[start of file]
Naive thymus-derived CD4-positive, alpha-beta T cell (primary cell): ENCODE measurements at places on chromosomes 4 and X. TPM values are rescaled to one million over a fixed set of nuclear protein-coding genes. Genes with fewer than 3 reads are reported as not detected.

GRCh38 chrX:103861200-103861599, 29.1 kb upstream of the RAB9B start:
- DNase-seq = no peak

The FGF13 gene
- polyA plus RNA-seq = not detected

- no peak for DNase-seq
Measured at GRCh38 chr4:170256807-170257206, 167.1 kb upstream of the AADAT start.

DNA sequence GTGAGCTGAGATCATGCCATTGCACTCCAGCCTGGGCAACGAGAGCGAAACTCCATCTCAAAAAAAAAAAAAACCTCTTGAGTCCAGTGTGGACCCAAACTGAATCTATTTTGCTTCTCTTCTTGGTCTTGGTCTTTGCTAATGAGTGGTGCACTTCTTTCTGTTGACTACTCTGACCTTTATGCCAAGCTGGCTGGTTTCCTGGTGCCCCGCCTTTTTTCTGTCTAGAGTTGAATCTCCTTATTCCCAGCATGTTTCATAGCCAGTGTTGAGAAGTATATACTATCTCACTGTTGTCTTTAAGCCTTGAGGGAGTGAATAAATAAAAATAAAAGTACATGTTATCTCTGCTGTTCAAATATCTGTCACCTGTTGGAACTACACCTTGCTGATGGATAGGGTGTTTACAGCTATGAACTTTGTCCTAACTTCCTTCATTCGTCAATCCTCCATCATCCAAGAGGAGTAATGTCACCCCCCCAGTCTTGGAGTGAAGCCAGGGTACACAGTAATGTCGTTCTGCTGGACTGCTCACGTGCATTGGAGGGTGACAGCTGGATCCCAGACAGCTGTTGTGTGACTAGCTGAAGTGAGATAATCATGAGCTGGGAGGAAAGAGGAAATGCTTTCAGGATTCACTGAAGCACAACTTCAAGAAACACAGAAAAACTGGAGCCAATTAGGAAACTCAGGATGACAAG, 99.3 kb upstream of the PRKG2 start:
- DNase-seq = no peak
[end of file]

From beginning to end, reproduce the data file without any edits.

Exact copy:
Naive thymus-derived CD4-positive, alpha-beta T cell (primary cell): ENCODE measurements at places on chromosomes 4 and X. TPM values are rescaled to one million over a fixed set of nuclear protein-coding genes. Genes with fewer than 3 reads are reported as not detected.

GRCh38 chrX:103861200-103861599, 29.1 kb upstream of the RAB9B start:
- DNase-seq = no peak

The FGF13 gene
- polyA plus RNA-seq = not detected

- no peak for DNase-seq
Measured at GRCh38 chr4:170256807-170257206, 167.1 kb upstream of the AADAT start.

DNA sequence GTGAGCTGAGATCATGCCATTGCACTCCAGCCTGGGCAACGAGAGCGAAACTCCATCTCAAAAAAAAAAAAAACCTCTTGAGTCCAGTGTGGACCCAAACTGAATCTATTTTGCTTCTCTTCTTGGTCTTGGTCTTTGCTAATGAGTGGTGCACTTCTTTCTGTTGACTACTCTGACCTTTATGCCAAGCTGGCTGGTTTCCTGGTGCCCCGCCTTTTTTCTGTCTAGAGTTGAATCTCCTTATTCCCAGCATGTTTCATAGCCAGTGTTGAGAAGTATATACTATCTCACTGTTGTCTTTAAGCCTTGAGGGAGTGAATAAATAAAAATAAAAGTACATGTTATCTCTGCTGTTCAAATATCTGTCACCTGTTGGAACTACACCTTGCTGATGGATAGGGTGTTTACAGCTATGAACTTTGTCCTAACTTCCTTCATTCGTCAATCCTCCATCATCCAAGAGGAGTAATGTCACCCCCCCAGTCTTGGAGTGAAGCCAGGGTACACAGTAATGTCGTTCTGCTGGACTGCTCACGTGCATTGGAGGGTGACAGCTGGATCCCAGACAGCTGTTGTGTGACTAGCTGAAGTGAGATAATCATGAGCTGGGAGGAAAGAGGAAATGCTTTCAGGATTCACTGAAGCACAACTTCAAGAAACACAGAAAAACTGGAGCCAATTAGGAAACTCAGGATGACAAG, 99.3 kb upstream of the PRKG2 start:
- DNase-seq = no peak